Ten years ago, landscape architect Gregg Bleam was hired by the city of Charlottesville to make a master plan to revitalize all 25 city parks, but only after taking it upon himself to drive around to every single one with his 8-year-old daughter in tow. “Weren’t we just at this one?” she asked as they pulled into yet another. “No, this is a different one,” he remembers saying.
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That’s when—stopping to snap his fingers—Bleam realized the problem with the city’s current park system. “We need to make these parks very unique and reflect their own neighborhood,” he says, “and make them very distinct.”
Thus was born “City as a Park,” an ambitious plan to integrate all 25 parks, as well as the city’s nine public school playgrounds. Bleam envisioned a trail system that would weave through the city and county, linking the parks together. The plan won him a 1998 ASLA National Merit Award.
The city identified seven parks for an initial overhaul and chose Washington Park for Bleam’s first project. Named after Booker T. Washington, the park was established in 1926 as part of a land gift by philanthropist Paul Goodloe McIntire, who donated the 9.5 acres as “a public park and playground for the colored people of the City of Charlottesville.” Belmont and McIntire parks, also gifted at the same time, were restricted to “whites” only.
For the next few decades, the tract off Preston Avenue was a refuge for African Americans. In 1934, a field house that came to be known as “the barn” was erected on the upper half, while three tennis courts—where a young Arthur Ashe eventually would play—were built nearby. In the late ’60s, a public swimming pool became the city’s first.
Some 70 years after Washington Park’s creation, Bleam was confronted with the challenge of applying his penchant for innovative and modern design to a park with a neighborhood and people still very much in touch with its tradition and history. “I can’t remember how many community meetings we had,” he says. “A lot.”
When the park was completed, Bleam had, in fact, made major changes to its layout, but the final product pays the highest compliment to the park’s historic worth. The lower half of the park had received the greatest overhaul. As Bleam learned during the community meetings, many felt that its most recent incarnation—a parking lot where the city dumped its snow and two baseball fields—limited the lower level’s use. “We were able to remove one of the ball fields, which was not an easy thing,” he remembers.
Now, there is a slender parking lot to the west of a football field-sized open expanse. North of the parking lot are two full-length basketball courts and beyond that the remaining baseball field. Just southeast of there rests a bog garden that, in addition to attracting frogs and dragonflies, is home to a variety of native Virginia plants whose roots require year-round moisture, provided by, the sign says, “a natural spring as well as precipitation and runoff from the nearby hill.”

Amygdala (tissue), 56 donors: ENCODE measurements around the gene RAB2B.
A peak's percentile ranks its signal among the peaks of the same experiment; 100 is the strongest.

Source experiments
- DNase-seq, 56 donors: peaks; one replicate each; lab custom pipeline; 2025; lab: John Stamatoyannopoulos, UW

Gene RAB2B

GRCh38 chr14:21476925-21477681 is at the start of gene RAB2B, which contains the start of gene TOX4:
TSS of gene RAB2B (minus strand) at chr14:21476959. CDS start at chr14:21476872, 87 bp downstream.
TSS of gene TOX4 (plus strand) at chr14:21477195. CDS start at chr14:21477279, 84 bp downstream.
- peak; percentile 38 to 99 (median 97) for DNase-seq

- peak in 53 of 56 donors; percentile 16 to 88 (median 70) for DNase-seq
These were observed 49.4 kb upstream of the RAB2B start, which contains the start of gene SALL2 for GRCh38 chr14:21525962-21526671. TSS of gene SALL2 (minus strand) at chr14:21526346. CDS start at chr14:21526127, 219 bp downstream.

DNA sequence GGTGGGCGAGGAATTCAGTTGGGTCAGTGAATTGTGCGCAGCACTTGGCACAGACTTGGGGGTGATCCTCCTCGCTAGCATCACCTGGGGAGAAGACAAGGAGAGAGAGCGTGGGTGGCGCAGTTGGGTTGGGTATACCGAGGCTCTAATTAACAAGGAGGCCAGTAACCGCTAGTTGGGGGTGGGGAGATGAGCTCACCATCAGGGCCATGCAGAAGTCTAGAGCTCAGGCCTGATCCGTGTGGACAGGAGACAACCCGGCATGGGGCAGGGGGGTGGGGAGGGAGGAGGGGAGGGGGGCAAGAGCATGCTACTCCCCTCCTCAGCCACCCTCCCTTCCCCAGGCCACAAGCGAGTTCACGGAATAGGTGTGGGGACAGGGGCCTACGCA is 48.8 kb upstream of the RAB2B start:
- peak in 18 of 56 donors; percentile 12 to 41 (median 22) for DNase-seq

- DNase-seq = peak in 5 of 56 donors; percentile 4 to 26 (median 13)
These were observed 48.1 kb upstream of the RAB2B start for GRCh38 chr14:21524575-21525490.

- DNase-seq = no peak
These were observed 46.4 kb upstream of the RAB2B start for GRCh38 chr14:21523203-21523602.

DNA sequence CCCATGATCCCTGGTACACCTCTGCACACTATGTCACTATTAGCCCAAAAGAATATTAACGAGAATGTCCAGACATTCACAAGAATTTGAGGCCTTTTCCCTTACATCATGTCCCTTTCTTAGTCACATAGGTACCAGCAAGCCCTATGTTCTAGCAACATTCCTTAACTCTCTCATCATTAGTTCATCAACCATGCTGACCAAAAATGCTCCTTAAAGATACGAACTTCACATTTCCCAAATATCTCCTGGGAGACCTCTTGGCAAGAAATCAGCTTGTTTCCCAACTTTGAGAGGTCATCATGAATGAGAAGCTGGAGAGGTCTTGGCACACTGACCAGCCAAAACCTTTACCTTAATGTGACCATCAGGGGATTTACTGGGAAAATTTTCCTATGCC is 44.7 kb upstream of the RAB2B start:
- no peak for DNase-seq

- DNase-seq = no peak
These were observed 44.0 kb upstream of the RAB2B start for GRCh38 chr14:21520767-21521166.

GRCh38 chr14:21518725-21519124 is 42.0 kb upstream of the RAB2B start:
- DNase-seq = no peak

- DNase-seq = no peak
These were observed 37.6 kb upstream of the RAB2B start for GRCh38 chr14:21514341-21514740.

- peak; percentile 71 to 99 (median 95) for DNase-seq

During the summer, when communal chlorinated relief is all that can satiate, a yellow tube slide marks one of the city’s most popular swimming pools. A white building with an open middle provides nearby shade to parents. Built on the foundation of the old “barn,” the tin-roofed pavilion is the backdrop for the African American Cultural Festival every year. There, on stepped terraces coated with crushed stone, visitors get some sense of Bleam’s clean, angular style. Perched above a hill that is a sledding paradise come snow, another full-length basketball court is cater-corner to a sizeable playground.
Parallel to Preston is perhaps the most underappreciated aspect of Washington Park. “I particularly like the stairs,” Bleam says of the sloping series of concrete steps that wind down the hill. “I think they make the connection between top and bottom in a powerful way.” In the warmer months, orange lilies line the street in front of the steps.
Down below, concrete rectangles lead to a small covered pavilion donated by the Dave Matthews Band. Black wrought iron benches are sprinkled in front of a row of peeling white oak trees that are reminiscent of the grove that used to line the hilltop.
“Our proposal was that Charlottesville is a city of neighborhoods, that there is great diversity in the neighborhoods and each park should in some way have its own identity,” says Bleam. Although each city park project is awarded through a separate bidding process, Bleam has since redesigned Belmont Park as well as Greenbrier Elementary School’s athletic fields and playground. The architect is perhaps most proud, however, of his first undertaking, Washington Park, where major design modifications pay the utmost respect to a city landmark’s cultural significance. “It’s a good urban park and needed to stay that way.”